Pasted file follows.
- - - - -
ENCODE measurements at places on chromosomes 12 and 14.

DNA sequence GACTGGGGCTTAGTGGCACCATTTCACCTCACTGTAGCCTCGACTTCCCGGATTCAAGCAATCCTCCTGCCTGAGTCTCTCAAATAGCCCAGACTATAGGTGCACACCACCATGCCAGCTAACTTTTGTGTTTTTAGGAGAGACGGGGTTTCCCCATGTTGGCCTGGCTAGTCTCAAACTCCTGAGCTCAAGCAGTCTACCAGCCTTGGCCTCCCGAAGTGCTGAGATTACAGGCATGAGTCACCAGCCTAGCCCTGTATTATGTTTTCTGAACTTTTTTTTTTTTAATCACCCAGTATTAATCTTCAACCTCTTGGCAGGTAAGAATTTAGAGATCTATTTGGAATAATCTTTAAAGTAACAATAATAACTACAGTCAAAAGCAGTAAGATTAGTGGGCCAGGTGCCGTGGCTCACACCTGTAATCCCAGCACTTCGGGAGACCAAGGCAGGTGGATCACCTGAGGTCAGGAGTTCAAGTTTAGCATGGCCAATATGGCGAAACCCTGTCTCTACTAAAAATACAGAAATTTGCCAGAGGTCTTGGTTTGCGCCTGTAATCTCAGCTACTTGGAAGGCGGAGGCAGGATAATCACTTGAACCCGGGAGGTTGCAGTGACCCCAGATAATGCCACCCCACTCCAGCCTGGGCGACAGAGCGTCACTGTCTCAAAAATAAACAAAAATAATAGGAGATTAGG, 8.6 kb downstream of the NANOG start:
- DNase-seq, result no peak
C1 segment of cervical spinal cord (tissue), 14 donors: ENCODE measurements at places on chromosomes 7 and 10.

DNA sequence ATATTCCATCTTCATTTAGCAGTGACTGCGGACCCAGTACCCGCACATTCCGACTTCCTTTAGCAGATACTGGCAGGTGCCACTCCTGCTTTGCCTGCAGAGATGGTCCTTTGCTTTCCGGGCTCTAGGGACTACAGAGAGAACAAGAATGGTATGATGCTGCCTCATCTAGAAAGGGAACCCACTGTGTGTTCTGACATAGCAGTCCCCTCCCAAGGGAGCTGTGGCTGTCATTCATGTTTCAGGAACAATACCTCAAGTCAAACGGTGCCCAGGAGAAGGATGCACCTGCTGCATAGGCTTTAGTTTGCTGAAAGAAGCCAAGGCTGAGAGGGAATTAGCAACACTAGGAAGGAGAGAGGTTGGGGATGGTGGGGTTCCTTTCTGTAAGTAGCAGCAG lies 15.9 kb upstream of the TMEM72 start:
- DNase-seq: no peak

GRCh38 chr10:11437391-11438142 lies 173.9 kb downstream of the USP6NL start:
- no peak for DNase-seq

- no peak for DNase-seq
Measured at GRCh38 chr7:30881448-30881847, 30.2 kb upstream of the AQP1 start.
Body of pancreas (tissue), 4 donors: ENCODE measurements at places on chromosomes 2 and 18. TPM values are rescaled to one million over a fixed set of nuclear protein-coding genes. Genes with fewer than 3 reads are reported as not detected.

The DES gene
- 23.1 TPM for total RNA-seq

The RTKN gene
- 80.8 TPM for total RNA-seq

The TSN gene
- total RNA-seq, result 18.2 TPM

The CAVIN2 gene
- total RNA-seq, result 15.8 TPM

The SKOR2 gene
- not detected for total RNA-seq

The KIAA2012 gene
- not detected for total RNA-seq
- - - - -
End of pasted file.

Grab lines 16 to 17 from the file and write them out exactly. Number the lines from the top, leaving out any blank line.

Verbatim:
The TSN gene
- total RNA-seq, result 18.2 TPM